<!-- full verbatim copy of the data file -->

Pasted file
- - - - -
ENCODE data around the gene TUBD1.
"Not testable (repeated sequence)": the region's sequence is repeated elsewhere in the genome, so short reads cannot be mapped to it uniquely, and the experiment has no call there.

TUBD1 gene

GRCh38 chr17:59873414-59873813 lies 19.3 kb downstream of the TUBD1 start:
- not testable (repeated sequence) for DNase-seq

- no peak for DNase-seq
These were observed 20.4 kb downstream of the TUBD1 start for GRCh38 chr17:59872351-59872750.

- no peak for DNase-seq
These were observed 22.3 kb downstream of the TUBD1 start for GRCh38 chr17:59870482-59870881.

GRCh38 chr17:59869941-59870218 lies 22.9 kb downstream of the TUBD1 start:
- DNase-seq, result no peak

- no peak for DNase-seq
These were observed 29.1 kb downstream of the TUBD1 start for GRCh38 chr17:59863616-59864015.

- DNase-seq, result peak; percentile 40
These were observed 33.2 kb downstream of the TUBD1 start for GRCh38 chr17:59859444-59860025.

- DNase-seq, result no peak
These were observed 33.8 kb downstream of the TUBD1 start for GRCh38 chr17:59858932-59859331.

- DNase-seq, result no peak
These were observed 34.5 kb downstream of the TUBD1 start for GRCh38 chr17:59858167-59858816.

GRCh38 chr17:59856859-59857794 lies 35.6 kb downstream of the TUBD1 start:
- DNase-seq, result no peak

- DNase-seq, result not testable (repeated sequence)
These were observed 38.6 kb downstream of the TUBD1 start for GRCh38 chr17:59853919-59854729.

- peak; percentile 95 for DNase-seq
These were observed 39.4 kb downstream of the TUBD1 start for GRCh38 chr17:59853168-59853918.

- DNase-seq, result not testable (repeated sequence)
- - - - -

ENCODE data around the gene TUBD1.
"Not testable (repeated sequence)": the region's sequence is repeated elsewhere in the genome, so short reads cannot be mapped to it uniquely, and the experiment has no call there.

TUBD1 gene

GRCh38 chr17:59873414-59873813 lies 19.3 kb downstream of the TUBD1 start:
- not testable (repeated sequence) for DNase-seq

- no peak for DNase-seq
These were observed 20.4 kb downstream of the TUBD1 start for GRCh38 chr17:59872351-59872750.

- no peak for DNase-seq
These were observed 22.3 kb downstream of the TUBD1 start for GRCh38 chr17:59870482-59870881.

GRCh38 chr17:59869941-59870218 lies 22.9 kb downstream of the TUBD1 start:
- DNase-seq, result no peak

- no peak for DNase-seq
These were observed 29.1 kb downstream of the TUBD1 start for GRCh38 chr17:59863616-59864015.

- DNase-seq, result peak; percentile 40
These were observed 33.2 kb downstream of the TUBD1 start for GRCh38 chr17:59859444-59860025.

- DNase-seq, result no peak
These were observed 33.8 kb downstream of the TUBD1 start for GRCh38 chr17:59858932-59859331.

- DNase-seq, result no peak
These were observed 34.5 kb downstream of the TUBD1 start for GRCh38 chr17:59858167-59858816.

GRCh38 chr17:59856859-59857794 lies 35.6 kb downstream of the TUBD1 start:
- DNase-seq, result no peak

- DNase-seq, result not testable (repeated sequence)
These were observed 38.6 kb downstream of the TUBD1 start for GRCh38 chr17:59853919-59854729.

- peak; percentile 95 for DNase-seq
These were observed 39.4 kb downstream of the TUBD1 start for GRCh38 chr17:59853168-59853918.

- DNase-seq, result not testable (repeated sequence)